Around the end of August 2014, I along with a team of 2 evaluators went to conduct ASER survey in a village of Nagaland. After completing mapping of the village, we were on my way to the government primary school to collect the school information. On our way, around 11 in the morning, students in uniform were loitering around. With several questions in our mind, we reached a nearly empty school. Considering the size of village which had more than 300 households, the number of students that we were witnessing didn’t seem to match. Also the village was not very far away from the commercial town of Dimapur.
At first glance the school looked well maintained, with 5 different blocks where two of them looked newly constructed, a well defined boundary and a big-levelled playground. As soon as we entered the campus, there were a few SUVs and some sort of commotion right behind these vehicles where people seemed busy struggling to fill up some papers. It was not very hard to sense the presence of local policy makers in their white pyjamas and kurtas.
As we were wondering whom to approach, we were greeted by the village headman and asked the reason of our visit. He certainly seemed uninterested the moment we mentioned learning and cutting the conversation short, he quickly took us to the staff room where the headmistress along with some of the teachers could be observed doing some paper work. After another round of introduction, we asked where the students were. We were then told that a holiday was declared for the day to accommodate the implementation of a new central scheme; only students who were practicing for the school annual day festival were retained. One could hear Shakira Shakira and girls’ giggling in equal measure from the next room. What fun it must be, impromptu holidays and uninterrupted dance practice class!
The headmistress showed us the enrollment registers and happily answered our queries. She was very passionate and shared information about the schemes/funds that the school receive, particularly the mid day meal (MDM) scheme, with reasons best known to her.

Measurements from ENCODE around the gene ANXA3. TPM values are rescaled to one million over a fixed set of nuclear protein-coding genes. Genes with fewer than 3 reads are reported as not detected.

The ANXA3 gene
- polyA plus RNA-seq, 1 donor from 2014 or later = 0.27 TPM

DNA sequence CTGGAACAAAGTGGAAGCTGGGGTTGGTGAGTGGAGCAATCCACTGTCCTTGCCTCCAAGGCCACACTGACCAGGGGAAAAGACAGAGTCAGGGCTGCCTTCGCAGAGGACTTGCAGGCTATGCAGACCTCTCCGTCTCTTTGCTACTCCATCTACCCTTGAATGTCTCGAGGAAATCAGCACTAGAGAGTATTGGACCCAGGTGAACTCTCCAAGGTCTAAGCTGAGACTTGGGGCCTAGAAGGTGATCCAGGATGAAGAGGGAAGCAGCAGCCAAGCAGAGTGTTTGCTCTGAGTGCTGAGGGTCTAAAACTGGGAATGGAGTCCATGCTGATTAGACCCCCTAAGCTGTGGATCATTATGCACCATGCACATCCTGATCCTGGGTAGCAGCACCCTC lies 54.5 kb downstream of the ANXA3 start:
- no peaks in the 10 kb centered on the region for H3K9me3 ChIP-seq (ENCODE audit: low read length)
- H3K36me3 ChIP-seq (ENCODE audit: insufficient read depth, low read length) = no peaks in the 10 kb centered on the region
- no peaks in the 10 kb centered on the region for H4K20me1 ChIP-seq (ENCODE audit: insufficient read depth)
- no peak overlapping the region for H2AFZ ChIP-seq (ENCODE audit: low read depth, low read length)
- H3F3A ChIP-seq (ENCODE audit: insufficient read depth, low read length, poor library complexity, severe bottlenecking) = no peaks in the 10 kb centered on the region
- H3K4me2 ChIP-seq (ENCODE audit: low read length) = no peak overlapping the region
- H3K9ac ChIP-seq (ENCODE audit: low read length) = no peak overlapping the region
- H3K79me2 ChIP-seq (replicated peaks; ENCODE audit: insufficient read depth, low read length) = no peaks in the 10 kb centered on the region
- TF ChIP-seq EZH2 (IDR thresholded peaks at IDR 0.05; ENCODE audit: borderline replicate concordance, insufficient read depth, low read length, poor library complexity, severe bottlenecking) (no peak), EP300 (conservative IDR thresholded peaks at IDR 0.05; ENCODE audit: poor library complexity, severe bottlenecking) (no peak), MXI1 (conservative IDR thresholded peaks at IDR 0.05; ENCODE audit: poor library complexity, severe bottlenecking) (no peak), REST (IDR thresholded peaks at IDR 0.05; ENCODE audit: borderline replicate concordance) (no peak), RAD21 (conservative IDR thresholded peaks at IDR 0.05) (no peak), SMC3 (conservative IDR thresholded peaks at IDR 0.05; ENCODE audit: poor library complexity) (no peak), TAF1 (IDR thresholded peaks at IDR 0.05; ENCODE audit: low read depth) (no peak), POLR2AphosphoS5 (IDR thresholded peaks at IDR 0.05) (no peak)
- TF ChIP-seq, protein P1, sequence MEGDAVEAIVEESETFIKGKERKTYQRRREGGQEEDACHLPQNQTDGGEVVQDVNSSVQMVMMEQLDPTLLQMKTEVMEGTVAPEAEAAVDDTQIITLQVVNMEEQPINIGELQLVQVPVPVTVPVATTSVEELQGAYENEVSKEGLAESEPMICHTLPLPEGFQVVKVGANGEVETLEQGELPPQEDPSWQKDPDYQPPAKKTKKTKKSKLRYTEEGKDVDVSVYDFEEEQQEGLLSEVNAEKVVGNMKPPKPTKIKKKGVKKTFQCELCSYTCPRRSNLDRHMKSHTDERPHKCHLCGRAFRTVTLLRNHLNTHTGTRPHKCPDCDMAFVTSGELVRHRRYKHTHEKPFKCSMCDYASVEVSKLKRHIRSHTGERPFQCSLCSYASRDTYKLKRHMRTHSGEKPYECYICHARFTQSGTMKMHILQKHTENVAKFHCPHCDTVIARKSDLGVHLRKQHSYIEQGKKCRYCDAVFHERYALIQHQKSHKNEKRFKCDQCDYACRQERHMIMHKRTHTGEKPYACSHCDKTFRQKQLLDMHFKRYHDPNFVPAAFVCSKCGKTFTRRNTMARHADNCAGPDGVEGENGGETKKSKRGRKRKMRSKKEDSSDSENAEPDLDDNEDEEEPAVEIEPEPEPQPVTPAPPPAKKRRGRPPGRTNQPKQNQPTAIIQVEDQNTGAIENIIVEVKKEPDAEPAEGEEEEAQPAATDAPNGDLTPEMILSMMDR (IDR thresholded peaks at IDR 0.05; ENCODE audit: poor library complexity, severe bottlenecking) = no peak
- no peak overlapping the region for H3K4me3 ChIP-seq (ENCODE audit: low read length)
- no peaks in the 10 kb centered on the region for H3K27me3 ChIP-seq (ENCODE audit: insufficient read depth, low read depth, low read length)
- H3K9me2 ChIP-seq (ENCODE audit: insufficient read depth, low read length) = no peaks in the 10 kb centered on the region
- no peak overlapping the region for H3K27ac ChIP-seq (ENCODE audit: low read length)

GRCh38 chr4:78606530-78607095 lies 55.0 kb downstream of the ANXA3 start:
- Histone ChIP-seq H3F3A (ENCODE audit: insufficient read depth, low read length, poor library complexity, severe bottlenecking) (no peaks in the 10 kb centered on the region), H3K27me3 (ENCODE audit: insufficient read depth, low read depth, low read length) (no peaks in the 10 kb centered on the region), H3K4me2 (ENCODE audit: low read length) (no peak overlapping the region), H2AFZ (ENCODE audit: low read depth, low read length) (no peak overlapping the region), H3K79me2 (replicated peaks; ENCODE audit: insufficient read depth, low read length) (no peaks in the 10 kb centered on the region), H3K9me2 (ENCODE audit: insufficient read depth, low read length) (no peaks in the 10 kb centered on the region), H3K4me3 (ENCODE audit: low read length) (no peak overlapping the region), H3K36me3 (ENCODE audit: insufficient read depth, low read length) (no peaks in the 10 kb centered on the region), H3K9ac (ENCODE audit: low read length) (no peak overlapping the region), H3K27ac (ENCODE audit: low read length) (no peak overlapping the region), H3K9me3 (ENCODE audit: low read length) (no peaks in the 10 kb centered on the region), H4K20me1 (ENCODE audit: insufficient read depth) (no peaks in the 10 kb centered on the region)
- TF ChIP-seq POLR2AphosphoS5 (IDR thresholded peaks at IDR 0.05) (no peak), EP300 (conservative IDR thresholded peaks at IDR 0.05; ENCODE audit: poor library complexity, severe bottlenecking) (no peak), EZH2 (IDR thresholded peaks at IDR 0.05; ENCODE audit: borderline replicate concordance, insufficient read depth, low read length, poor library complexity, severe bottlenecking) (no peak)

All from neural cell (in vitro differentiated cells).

She told us that the scheme was going fine, until the state government abolished the posts of cooks. So MDM is served only twice each year, once at the beginning and once at the end of the academic year. Even on these days, cooked meals are not provided but biscuits and Tropicana fruit juice are provided, which I highly doubt and I have very good reasons for it. How can a school which possibly couldn’t manage to have drinking water facility for students, can even have the courage to go out and buy expensive canned fruit juices? Plastic water filters in the staff room which look like they haven’t been touched for years could easily be observed. No other facility could be observed! And interestingly, this unique 2 day a year MDM scheme was based on the 2005 enrollment figures. When we tried to enquire the reasons for the same, she said she was helpless in these matters. Currently the school had 300 students enrolled.
When we were leaving the school after completing all the survey, we noticed a banner of the Pradhan Mantri Jan Dhan Yojna, in front of the empty grade 8 classroom. Bank of Baroda was the partnering bank for this centrally sponsored scheme whose aim was to ensure access to various basic financial services for the excluded sections i.e. weaker sections & low income groups. Later while testing children in the households we came across many households who had just opened new bank accounts under this scheme, in spite of having operational bank account(s) in their names, just in the hope of receiving benefits in the near future from the government. And some of them did not even qualify the low income & weaker section criteria, at all.
Government schemes start with all the good intentions but the implementation them has always been an issue at all levels of governance. Sustaining these schemes over a longer period of time doesn’t happen easily. And with several new schemes being implemented every month, popular schemes seem to hijack even the functioning of systems, just like what I had witnessed in this school. When can we possibly see a change? Hopefully soon…
Ashok Mutum, Assessment Unit Head, ASER centre
All views expressed in this post are the author’s personal views